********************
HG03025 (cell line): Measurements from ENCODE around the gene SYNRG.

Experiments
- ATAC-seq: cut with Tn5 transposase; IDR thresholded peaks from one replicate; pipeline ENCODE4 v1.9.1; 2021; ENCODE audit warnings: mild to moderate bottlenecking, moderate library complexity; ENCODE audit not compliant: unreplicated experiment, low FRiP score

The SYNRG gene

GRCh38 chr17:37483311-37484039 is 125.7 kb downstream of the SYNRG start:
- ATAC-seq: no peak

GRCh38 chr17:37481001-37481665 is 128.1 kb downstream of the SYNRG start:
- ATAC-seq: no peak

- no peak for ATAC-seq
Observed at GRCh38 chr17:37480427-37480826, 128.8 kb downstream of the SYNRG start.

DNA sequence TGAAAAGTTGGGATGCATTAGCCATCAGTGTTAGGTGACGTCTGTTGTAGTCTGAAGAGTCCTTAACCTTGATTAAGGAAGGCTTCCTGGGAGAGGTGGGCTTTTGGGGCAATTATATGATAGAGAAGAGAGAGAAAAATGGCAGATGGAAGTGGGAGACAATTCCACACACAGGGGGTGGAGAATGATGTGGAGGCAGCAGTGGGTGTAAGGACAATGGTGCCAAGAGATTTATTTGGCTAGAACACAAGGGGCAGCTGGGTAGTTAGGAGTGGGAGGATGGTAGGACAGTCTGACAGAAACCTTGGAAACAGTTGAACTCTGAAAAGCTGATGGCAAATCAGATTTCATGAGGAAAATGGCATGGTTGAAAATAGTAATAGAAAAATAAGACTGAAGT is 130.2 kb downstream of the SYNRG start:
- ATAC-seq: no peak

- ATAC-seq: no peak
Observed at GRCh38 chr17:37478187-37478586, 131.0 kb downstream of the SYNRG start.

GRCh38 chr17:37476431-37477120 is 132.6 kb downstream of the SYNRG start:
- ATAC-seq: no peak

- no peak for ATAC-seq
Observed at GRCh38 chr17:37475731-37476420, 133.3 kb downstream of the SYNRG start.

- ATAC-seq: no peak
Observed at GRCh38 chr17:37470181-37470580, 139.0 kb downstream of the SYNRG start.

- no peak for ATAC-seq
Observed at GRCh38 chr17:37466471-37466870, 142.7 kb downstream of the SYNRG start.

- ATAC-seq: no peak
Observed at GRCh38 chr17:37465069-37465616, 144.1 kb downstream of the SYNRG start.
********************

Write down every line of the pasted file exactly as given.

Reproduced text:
HG03025 (cell line): Measurements from ENCODE around the gene SYNRG.

Experiments
- ATAC-seq: cut with Tn5 transposase; IDR thresholded peaks from one replicate; pipeline ENCODE4 v1.9.1; 2021; ENCODE audit warnings: mild to moderate bottlenecking, moderate library complexity; ENCODE audit not compliant: unreplicated experiment, low FRiP score

The SYNRG gene

GRCh38 chr17:37483311-37484039 is 125.7 kb downstream of the SYNRG start:
- ATAC-seq: no peak

GRCh38 chr17:37481001-37481665 is 128.1 kb downstream of the SYNRG start:
- ATAC-seq: no peak

- no peak for ATAC-seq
Observed at GRCh38 chr17:37480427-37480826, 128.8 kb downstream of the SYNRG start.

DNA sequence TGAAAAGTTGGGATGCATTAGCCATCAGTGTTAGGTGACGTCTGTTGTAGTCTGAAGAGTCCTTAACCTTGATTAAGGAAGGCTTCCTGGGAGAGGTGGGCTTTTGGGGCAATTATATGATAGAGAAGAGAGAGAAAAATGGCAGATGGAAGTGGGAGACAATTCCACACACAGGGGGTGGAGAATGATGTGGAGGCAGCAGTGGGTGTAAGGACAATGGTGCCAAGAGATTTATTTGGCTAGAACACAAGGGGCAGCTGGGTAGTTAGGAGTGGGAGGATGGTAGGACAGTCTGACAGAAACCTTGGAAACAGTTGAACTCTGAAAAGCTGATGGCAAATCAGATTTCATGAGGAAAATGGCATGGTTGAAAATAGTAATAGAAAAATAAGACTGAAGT is 130.2 kb downstream of the SYNRG start:
- ATAC-seq: no peak

- ATAC-seq: no peak
Observed at GRCh38 chr17:37478187-37478586, 131.0 kb downstream of the SYNRG start.

GRCh38 chr17:37476431-37477120 is 132.6 kb downstream of the SYNRG start:
- ATAC-seq: no peak

- no peak for ATAC-seq
Observed at GRCh38 chr17:37475731-37476420, 133.3 kb downstream of the SYNRG start.

- ATAC-seq: no peak
Observed at GRCh38 chr17:37470181-37470580, 139.0 kb downstream of the SYNRG start.

- no peak for ATAC-seq
Observed at GRCh38 chr17:37466471-37466870, 142.7 kb downstream of the SYNRG start.

- ATAC-seq: no peak
Observed at GRCh38 chr17:37465069-37465616, 144.1 kb downstream of the SYNRG start.